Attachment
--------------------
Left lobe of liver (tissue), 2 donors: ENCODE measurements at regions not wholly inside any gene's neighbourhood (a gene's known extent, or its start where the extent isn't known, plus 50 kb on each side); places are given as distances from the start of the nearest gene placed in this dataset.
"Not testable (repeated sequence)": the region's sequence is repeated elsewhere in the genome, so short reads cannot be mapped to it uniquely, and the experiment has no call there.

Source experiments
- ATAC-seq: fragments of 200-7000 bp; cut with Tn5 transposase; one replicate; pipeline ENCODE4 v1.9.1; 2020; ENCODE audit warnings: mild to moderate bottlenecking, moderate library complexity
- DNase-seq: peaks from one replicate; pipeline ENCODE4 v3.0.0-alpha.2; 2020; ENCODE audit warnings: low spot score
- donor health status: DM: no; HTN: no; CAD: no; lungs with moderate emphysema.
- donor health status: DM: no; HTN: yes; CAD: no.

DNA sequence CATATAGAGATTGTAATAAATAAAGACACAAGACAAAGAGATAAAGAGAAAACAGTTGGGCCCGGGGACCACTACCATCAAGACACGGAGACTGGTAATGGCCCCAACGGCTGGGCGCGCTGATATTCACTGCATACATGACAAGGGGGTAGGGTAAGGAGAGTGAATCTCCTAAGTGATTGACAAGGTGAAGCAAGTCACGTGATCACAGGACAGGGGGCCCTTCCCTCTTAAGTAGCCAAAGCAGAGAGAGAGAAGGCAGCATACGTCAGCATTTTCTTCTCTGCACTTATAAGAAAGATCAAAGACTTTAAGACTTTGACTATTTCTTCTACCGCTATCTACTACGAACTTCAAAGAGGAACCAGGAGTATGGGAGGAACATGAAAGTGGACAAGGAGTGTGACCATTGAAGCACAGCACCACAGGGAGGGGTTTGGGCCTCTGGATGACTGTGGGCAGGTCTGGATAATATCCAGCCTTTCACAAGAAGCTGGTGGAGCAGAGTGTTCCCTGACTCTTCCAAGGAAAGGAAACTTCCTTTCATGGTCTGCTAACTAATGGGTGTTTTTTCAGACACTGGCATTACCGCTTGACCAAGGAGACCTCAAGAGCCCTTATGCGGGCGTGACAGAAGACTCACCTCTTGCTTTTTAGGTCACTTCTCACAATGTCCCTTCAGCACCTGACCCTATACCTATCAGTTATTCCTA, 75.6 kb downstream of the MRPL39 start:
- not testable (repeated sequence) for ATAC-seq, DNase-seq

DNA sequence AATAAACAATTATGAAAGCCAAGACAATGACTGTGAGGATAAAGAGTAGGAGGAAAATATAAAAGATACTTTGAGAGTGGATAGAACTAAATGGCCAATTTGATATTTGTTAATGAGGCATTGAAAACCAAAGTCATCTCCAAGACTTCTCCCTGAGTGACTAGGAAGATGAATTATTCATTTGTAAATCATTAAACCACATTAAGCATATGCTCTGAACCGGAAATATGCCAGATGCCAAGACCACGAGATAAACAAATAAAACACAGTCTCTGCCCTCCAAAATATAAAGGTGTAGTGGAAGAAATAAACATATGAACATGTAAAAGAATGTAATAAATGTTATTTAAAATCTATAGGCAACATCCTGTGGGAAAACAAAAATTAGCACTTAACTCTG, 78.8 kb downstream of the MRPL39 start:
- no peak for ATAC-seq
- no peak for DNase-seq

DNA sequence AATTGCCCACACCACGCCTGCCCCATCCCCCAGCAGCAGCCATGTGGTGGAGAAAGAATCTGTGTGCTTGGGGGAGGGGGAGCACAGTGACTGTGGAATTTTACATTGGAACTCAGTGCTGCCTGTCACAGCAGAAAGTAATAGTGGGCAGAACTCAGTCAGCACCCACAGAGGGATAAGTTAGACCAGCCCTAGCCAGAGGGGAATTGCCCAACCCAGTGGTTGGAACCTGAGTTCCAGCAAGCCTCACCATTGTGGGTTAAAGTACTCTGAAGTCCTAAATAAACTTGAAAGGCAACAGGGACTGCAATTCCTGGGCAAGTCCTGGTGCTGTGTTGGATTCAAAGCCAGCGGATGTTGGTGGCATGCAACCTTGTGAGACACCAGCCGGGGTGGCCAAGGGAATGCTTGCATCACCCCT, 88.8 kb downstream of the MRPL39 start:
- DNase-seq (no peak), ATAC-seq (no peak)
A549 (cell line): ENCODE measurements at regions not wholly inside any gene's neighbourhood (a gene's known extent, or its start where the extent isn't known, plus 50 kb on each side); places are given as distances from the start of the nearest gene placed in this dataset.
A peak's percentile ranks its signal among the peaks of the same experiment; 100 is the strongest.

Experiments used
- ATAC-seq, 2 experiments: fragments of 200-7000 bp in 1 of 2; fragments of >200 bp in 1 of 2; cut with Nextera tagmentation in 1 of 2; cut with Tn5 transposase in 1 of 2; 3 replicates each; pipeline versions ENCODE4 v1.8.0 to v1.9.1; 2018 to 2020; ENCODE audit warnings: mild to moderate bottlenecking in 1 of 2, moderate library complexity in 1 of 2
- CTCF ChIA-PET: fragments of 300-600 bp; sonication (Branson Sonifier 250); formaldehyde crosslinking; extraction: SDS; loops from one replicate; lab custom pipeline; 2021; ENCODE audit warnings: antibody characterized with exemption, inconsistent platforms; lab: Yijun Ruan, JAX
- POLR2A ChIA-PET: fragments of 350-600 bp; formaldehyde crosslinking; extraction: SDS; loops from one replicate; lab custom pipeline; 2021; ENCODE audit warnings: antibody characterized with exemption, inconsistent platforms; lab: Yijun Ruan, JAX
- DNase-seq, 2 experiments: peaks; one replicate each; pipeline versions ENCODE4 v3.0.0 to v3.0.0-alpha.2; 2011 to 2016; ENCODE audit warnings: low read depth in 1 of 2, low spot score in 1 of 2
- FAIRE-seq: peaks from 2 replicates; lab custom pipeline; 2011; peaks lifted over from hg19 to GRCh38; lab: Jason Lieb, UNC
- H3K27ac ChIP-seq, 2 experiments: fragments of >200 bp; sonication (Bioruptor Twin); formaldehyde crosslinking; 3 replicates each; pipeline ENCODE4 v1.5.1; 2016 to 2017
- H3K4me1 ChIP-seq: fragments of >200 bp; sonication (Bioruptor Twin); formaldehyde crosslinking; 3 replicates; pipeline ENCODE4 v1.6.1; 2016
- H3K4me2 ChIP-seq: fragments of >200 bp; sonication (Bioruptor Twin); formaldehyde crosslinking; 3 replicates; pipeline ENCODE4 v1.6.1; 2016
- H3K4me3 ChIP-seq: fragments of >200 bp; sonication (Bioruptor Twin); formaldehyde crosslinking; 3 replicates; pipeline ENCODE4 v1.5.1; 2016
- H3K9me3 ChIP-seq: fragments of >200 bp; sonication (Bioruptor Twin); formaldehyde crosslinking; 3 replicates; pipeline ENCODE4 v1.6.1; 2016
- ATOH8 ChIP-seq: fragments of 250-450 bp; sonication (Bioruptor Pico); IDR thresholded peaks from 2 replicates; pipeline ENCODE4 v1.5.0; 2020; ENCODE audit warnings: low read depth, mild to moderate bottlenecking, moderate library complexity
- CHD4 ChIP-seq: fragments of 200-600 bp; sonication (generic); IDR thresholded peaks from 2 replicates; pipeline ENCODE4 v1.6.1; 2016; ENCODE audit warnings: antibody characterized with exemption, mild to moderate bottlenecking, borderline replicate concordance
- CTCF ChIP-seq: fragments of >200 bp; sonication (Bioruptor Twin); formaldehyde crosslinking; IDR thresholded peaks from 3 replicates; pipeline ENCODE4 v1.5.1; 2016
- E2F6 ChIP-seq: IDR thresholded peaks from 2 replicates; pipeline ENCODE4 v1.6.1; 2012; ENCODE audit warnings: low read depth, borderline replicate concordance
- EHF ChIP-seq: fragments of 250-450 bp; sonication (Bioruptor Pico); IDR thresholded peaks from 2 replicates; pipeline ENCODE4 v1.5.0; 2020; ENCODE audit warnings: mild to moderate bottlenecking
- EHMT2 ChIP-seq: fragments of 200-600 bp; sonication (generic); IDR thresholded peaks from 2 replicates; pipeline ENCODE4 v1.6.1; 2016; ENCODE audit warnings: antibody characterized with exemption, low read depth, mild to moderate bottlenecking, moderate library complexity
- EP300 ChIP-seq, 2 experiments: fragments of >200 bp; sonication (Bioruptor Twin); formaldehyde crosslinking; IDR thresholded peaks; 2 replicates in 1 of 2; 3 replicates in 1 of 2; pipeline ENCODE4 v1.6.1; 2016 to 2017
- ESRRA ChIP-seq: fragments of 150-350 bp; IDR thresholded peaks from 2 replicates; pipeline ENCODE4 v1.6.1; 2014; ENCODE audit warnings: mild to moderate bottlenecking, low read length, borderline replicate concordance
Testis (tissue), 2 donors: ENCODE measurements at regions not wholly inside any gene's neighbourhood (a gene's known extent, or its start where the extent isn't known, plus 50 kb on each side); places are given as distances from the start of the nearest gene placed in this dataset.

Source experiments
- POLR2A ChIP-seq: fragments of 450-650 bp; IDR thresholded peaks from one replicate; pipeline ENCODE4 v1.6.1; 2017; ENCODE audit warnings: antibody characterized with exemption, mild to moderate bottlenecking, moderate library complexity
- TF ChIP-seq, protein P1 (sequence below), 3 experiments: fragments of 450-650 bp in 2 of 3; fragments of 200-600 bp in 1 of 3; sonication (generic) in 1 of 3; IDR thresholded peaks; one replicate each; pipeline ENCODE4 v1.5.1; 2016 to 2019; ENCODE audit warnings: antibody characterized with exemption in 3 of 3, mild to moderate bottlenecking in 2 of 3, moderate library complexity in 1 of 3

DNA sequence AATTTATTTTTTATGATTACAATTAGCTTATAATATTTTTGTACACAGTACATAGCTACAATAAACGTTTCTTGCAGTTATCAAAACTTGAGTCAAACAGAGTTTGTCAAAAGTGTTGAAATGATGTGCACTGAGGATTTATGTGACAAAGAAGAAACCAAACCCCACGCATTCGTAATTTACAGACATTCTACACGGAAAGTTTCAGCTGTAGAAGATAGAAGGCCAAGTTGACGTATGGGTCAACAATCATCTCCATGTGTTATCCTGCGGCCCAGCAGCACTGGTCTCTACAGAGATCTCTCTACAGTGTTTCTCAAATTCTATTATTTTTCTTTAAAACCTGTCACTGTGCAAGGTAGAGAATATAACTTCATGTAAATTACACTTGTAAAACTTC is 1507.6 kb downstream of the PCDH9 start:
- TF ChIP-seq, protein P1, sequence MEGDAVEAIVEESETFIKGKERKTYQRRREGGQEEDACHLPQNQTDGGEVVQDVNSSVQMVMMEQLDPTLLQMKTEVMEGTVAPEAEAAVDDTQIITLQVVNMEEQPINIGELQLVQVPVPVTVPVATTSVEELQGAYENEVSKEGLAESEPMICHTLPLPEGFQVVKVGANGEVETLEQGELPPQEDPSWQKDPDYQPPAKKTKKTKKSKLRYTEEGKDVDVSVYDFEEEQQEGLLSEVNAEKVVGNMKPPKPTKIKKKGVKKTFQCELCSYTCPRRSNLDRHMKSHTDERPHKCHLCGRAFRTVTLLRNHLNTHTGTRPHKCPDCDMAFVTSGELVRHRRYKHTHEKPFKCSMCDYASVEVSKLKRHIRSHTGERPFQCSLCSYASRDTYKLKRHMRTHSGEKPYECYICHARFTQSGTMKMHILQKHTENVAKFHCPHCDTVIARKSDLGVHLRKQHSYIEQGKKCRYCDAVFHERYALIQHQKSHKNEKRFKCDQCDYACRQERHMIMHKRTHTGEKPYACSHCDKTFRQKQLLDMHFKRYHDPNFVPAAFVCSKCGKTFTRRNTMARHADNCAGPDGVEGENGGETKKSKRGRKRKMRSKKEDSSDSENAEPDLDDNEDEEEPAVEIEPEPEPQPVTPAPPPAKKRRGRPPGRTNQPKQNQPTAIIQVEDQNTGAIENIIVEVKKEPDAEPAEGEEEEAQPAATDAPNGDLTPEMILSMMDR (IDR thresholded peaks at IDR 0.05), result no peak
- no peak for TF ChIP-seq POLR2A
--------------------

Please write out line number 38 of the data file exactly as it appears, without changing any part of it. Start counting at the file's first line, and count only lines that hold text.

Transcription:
- POLR2A ChIP-seq: fragments of 450-650 bp; IDR thresholded peaks from one replicate; pipeline ENCODE4 v1.6.1; 2017; ENCODE audit warnings: antibody characterized with exemption, mild to moderate bottlenecking, moderate library complexity